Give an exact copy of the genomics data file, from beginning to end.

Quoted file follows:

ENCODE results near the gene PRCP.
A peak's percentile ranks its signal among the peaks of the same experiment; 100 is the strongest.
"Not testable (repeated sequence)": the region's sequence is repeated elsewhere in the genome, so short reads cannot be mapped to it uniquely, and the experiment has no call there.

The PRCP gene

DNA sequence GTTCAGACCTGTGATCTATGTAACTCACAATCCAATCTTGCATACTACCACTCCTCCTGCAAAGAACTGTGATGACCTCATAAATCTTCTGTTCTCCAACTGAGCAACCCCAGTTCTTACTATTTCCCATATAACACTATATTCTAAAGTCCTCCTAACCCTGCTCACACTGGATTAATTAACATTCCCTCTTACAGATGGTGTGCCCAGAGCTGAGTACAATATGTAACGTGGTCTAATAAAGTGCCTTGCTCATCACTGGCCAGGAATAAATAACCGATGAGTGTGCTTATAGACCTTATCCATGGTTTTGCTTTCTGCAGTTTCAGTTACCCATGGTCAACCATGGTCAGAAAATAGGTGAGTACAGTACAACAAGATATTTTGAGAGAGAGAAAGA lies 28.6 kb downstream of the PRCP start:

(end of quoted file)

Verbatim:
ENCODE results near the gene PRCP.
A peak's percentile ranks its signal among the peaks of the same experiment; 100 is the strongest.
"Not testable (repeated sequence)": the region's sequence is repeated elsewhere in the genome, so short reads cannot be mapped to it uniquely, and the experiment has no call there.

The PRCP gene

DNA sequence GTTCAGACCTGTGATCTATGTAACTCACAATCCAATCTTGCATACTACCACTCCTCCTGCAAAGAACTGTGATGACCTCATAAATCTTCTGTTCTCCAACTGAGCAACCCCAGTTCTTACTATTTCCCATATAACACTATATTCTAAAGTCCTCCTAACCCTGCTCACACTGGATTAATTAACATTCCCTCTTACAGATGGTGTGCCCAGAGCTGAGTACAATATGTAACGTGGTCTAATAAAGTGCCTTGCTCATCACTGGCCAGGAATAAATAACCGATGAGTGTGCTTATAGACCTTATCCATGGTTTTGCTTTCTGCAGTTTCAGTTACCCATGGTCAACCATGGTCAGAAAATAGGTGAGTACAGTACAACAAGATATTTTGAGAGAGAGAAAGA lies 28.6 kb downstream of the PRCP start: